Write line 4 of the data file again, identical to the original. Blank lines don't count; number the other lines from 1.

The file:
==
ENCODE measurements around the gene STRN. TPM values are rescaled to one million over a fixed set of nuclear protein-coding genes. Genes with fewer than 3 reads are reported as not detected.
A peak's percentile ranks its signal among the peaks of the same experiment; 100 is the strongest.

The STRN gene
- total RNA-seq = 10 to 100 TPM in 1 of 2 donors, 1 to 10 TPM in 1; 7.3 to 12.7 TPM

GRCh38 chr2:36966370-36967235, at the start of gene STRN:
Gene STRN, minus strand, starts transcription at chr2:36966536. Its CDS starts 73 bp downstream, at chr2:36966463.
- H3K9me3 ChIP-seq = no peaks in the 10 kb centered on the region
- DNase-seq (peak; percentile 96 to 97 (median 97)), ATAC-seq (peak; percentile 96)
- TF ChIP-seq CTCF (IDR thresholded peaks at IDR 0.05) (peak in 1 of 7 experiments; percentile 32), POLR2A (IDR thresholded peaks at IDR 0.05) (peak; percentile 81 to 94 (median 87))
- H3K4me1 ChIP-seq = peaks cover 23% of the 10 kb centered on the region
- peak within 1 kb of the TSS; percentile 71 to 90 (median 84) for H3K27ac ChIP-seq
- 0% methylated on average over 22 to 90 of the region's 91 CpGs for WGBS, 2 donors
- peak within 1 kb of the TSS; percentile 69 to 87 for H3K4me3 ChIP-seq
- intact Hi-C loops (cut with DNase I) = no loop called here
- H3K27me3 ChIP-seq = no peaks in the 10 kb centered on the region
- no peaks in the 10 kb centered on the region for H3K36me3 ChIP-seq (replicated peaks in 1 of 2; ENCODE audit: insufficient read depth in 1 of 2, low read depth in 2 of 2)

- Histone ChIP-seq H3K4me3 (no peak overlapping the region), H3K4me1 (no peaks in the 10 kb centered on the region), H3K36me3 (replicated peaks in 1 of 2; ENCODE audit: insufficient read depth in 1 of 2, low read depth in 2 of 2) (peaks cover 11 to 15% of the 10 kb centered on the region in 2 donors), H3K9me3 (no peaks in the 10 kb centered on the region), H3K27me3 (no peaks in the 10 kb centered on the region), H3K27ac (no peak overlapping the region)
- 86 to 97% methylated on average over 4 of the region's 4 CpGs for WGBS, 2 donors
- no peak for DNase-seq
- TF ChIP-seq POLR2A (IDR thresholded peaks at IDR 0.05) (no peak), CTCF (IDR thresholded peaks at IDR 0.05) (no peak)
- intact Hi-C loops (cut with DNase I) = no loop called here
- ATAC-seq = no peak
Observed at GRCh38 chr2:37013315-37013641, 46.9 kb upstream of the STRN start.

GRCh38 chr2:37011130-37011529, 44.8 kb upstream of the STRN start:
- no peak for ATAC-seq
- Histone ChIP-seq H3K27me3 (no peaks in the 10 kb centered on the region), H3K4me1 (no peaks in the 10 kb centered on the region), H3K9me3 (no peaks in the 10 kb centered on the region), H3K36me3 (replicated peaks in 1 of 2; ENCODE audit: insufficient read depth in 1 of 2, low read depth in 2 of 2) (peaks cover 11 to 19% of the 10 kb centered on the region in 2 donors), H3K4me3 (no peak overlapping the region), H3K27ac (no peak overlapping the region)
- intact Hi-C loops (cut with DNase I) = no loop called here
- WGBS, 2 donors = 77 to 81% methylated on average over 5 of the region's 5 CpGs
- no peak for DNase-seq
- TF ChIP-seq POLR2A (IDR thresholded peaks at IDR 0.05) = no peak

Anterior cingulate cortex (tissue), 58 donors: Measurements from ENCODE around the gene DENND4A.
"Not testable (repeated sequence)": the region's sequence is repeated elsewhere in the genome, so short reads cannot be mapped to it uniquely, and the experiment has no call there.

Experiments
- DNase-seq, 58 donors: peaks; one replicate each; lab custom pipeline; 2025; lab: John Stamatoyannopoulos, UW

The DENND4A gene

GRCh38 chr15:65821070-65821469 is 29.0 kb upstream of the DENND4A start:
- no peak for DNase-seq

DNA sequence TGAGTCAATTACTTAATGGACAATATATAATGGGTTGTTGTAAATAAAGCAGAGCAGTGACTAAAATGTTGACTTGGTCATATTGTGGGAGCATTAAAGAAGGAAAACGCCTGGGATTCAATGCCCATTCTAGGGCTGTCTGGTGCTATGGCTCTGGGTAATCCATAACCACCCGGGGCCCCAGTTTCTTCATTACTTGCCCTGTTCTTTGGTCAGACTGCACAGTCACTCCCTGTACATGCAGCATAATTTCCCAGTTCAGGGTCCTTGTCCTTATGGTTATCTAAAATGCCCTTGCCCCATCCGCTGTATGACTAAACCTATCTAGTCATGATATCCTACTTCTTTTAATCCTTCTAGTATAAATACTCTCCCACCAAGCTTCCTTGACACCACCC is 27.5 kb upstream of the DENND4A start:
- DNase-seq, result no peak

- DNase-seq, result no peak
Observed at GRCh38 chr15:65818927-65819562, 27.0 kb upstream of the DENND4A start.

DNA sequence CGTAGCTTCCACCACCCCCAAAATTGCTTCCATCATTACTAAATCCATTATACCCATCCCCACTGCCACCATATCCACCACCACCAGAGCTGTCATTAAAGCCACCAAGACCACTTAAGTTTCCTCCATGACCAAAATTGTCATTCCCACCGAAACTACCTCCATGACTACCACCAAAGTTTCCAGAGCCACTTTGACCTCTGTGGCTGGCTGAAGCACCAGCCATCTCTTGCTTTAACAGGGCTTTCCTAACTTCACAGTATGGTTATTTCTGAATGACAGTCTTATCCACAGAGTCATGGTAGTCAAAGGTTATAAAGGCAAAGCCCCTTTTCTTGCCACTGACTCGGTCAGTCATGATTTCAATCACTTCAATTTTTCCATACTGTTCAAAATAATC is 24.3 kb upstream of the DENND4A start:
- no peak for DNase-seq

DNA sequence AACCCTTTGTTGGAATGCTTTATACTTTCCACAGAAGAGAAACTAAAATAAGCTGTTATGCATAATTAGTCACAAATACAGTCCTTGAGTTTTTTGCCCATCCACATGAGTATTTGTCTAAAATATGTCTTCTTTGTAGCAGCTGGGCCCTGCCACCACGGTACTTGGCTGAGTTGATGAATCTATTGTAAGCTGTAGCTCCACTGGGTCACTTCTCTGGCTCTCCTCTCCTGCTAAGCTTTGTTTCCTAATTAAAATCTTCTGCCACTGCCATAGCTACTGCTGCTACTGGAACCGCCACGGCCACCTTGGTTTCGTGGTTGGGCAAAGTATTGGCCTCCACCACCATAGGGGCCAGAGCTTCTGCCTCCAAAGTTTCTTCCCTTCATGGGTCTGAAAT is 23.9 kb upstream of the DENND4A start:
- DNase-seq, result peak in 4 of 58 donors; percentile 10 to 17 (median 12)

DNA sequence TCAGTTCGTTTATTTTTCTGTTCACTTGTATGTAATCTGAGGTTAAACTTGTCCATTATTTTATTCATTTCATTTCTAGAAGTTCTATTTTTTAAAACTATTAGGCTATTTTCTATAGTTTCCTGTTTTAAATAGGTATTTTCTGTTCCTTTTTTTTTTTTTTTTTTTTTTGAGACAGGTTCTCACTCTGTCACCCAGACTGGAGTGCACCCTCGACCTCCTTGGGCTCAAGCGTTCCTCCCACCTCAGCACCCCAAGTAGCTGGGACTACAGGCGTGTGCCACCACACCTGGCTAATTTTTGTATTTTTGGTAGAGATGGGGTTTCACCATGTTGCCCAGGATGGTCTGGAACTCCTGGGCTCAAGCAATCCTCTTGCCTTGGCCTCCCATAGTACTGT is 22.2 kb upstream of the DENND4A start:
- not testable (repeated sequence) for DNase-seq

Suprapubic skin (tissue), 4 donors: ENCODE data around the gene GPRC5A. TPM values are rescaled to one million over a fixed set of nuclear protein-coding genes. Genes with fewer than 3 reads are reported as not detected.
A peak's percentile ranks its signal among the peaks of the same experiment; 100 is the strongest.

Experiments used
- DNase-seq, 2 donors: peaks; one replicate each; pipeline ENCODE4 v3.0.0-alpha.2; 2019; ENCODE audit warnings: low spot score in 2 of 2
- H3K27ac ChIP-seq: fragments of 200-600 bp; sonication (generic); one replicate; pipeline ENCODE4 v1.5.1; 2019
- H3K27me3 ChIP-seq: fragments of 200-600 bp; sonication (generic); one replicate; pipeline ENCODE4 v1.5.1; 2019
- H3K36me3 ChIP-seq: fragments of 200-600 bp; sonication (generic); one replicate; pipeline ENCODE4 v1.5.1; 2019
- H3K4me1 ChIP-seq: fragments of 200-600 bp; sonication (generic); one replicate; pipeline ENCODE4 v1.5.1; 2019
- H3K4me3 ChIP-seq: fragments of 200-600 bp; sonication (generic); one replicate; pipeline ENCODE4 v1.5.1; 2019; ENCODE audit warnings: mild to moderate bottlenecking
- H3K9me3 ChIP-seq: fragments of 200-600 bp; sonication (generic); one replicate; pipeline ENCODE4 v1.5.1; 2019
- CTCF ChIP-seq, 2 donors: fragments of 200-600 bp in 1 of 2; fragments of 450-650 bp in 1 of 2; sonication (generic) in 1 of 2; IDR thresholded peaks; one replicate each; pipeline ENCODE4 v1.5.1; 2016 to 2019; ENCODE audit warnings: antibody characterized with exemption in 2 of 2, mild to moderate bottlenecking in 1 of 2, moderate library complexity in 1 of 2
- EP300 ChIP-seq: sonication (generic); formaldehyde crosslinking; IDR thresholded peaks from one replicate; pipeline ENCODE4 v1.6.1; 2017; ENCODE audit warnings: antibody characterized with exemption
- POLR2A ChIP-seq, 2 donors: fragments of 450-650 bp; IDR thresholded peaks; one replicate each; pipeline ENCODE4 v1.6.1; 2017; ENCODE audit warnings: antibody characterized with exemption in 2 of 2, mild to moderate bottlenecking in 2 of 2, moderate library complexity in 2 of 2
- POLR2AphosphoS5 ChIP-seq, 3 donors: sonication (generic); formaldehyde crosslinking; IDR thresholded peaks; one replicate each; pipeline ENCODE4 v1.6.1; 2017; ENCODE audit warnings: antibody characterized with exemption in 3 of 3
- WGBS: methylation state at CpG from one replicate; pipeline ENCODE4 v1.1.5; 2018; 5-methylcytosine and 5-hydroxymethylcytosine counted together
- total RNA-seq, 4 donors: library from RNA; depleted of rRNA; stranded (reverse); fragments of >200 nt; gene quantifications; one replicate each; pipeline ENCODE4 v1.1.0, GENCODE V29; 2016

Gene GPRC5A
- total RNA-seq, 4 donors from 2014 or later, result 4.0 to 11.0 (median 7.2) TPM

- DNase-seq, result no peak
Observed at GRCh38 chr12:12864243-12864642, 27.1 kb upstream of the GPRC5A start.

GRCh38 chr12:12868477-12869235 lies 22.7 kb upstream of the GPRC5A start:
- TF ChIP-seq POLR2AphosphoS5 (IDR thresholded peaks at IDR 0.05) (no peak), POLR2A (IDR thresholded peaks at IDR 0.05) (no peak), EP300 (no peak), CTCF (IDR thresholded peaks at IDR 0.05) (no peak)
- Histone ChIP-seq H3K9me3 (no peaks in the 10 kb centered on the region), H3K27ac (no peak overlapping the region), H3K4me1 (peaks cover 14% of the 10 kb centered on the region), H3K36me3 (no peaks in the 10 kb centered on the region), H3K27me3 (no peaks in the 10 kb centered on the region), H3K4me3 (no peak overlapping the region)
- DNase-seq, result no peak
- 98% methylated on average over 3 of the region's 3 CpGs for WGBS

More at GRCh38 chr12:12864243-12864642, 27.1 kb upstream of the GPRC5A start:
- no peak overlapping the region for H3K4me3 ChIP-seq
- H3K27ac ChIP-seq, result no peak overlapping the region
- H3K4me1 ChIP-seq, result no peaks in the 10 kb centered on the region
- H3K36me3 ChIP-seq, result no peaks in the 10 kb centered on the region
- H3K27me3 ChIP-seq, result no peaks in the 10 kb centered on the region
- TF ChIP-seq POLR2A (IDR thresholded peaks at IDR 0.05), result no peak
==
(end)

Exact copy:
- total RNA-seq = 10 to 100 TPM in 1 of 2 donors, 1 to 10 TPM in 1; 7.3 to 12.7 TPM